1. A team-member has a witty idea. The group discussion about including his joke in the report-text takes several viewpoints:.

a. Let's drop the joke. We know the rule that simple is better. Leave it out and play it straight.

b. It is our report. We can have some fun by including this joke. Almost all readers will get it.

c. Start a trend: slang, acronyms (e.g., radar), etc. Things like that enliven English. Let's use his joke - it sets us apart.

Choose the view that best represents your ideas. Explain what is the best thing about your choice.

2. Look at 1. again. What are the negatives associated with your reply to that question?.

In developing your project, so far you may have generated several different kinds of materials. E.g., individual work statements; the team project description; notes evaluating team-members' writings; requirements from some user (or a team member doing role-playing); and, specifications you generated to guide the design. You may have cost information, a business plan, some idea of generating financing to refine your project products, and details about its design (software, flowcharts, hardware design, analytical models). Finally, you may have working notes, weekly progress reports, and bibliographic material: notes, copies of items you read; author/title information; world wide web URLs.

3. Choose one item from the preceding paragraph and explain why you believe it should be the starting point of the outline of the project report. Your response here can be in the form of a few words and phrases to speak to your fellow team-members as you make your joint decision.

4. Create a visual or diagram showing all the terms in the paragraph before 3.that you think are now useful to you. Keep your headings to three or four main types. For instance, general project description, technical aspects including specifications, and communication/documentation material.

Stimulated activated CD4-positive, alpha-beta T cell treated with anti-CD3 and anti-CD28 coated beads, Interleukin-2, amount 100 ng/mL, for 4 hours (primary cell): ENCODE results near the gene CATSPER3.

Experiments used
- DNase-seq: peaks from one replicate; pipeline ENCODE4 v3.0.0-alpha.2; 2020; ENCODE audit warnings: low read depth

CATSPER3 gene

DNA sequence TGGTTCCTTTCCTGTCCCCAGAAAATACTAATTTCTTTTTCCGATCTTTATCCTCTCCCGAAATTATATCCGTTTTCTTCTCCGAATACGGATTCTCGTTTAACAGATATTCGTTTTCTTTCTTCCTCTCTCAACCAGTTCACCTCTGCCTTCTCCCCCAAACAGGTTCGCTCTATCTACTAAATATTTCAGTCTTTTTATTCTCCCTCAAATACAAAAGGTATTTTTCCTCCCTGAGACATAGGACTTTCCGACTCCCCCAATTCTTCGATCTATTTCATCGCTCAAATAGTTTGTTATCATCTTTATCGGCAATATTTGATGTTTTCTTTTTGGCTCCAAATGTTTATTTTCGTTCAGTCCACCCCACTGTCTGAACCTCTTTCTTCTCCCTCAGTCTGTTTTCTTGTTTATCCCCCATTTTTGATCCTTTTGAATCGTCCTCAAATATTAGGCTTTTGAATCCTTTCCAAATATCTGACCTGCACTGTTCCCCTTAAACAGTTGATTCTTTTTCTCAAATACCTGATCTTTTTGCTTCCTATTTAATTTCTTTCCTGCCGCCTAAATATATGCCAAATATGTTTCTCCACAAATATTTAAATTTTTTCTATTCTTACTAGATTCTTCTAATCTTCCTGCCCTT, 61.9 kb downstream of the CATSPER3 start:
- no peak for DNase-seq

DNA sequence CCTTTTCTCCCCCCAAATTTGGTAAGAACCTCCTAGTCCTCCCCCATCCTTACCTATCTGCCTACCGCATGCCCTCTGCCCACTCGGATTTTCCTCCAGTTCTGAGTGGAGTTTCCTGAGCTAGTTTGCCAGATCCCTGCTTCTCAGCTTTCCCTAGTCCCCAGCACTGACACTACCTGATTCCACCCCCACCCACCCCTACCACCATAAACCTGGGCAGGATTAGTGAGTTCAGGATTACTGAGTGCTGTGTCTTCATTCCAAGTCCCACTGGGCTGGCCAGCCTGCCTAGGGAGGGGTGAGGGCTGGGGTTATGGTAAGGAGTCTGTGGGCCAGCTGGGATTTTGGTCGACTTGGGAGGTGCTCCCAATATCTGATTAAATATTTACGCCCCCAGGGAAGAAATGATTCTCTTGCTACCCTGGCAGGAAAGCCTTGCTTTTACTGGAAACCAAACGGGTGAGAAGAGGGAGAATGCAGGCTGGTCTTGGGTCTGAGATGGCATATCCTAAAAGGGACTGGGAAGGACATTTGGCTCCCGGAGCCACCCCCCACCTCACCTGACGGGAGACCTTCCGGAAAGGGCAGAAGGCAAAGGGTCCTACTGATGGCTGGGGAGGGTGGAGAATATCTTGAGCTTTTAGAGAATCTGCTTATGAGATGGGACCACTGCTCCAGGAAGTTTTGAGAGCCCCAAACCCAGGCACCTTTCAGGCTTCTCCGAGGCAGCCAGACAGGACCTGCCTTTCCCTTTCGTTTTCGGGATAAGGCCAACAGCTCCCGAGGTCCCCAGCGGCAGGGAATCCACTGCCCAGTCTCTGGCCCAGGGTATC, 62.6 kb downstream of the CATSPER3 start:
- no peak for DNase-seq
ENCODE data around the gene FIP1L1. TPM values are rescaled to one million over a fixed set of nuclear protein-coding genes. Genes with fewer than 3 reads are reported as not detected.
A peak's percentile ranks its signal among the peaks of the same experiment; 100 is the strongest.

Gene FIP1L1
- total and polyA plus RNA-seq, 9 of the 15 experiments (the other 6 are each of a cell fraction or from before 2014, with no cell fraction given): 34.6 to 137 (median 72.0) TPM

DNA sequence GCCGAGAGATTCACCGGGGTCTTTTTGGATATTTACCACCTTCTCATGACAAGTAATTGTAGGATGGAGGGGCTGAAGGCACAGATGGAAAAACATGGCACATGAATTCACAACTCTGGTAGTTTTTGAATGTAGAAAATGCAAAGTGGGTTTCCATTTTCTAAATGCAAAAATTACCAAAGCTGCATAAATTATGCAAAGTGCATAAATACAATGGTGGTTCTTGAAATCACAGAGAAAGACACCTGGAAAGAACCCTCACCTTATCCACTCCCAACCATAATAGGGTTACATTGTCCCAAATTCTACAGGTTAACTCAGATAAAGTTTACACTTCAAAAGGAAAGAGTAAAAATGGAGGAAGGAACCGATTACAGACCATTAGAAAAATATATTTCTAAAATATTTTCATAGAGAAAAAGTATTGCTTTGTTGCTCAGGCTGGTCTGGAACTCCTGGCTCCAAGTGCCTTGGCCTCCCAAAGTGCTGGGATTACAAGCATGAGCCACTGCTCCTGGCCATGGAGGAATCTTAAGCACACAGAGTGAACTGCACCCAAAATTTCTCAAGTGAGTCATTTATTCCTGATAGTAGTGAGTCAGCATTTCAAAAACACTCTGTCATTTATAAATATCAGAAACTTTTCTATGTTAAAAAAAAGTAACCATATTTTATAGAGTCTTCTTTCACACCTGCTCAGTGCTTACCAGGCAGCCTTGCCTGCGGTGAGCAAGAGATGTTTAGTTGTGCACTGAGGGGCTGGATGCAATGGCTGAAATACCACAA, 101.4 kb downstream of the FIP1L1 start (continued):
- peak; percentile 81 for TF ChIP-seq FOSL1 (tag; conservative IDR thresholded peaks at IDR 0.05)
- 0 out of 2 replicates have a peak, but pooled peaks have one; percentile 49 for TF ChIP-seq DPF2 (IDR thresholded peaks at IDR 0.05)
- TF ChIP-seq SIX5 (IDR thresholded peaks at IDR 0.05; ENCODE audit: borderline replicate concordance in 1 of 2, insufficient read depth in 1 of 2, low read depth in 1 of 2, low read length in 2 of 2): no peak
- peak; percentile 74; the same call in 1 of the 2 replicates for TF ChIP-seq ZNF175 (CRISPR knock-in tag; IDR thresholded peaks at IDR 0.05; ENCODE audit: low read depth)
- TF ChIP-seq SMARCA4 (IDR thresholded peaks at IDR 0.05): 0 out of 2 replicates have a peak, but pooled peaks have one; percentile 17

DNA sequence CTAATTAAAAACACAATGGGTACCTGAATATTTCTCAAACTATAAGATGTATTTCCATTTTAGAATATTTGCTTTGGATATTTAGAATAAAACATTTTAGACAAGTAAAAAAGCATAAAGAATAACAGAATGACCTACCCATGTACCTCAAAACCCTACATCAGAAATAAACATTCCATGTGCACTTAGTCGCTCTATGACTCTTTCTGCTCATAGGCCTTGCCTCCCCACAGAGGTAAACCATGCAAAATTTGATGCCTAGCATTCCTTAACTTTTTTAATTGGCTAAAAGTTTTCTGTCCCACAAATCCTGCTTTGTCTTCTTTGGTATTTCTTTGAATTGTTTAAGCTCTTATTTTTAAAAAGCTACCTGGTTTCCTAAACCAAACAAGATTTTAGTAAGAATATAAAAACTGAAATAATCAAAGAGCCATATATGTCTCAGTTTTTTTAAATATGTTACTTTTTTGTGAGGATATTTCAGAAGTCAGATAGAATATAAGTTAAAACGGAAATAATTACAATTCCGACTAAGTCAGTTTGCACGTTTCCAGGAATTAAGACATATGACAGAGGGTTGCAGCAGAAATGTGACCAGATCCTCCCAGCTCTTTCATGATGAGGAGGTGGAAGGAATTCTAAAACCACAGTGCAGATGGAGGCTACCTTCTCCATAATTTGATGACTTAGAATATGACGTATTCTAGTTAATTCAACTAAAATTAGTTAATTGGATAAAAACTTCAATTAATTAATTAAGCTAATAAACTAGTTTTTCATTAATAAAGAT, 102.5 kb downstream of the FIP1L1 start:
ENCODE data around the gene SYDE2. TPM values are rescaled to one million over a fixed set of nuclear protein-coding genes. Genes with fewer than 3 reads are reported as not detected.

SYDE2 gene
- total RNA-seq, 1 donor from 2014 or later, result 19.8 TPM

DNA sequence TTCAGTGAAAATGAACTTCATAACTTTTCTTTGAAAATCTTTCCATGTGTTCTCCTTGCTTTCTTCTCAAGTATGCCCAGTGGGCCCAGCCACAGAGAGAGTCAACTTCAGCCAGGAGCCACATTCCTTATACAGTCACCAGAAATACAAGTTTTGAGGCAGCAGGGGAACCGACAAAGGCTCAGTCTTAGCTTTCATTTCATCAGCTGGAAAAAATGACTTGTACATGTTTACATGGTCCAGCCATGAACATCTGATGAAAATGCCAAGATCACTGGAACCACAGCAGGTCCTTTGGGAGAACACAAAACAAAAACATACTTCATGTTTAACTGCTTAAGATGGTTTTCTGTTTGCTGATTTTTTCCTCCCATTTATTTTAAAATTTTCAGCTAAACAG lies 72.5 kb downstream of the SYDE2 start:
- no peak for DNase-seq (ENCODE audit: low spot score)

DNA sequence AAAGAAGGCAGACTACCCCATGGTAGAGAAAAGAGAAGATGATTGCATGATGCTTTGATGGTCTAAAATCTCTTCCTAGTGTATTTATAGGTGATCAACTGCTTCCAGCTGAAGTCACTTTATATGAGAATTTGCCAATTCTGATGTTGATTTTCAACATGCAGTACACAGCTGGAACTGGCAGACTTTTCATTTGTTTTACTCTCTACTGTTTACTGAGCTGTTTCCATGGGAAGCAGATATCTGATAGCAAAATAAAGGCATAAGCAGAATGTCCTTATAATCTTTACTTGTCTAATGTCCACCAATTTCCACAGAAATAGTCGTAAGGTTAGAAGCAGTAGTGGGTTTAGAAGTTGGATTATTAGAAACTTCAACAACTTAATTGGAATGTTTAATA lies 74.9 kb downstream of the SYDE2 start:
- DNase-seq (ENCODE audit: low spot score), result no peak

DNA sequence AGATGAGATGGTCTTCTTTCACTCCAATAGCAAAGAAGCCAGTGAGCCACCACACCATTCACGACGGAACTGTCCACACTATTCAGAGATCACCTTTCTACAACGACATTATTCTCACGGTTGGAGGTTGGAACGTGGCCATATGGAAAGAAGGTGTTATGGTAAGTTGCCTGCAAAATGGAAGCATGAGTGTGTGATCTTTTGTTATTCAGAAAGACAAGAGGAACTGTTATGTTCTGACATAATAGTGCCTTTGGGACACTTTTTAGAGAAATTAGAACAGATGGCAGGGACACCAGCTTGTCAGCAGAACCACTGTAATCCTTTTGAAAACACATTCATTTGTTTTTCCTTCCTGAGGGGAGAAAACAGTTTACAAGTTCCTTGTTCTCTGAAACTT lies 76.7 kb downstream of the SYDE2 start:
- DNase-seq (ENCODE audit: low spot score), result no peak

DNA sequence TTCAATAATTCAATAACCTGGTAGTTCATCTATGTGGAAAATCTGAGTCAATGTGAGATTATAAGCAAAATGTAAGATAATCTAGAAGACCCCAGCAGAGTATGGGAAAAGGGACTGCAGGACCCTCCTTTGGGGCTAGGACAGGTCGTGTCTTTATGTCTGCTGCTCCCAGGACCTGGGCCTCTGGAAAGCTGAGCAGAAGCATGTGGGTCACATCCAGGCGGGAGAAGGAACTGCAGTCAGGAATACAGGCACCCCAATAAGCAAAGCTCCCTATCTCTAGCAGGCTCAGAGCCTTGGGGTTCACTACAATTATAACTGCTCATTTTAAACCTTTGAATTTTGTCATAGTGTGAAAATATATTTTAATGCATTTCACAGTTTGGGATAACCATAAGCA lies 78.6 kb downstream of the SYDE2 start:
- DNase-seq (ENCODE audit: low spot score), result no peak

5. Deliberation via written words has the advantage of muting personalities. Create a scale from 1, least, to 10 most valued, and ask three other people you know to rate their estimate about some future item (temperature next week at the same time of day as your survey; stock market valuation of a key stock such as IBM, Microsoft or Intel a week hence, victory-percentage of games-played by a sports team). Take your value and theirs and create the simple average. Then let all see the average value. Ask each expert to restate his/her evaluation. Finally, again compute the simple average based on this value. Compare the two results.

6. Concerning your support reading, write a paragraph describing one thing accomplished, because of something you read. Cite the article, book or chapter in writing. Why should someone to join you?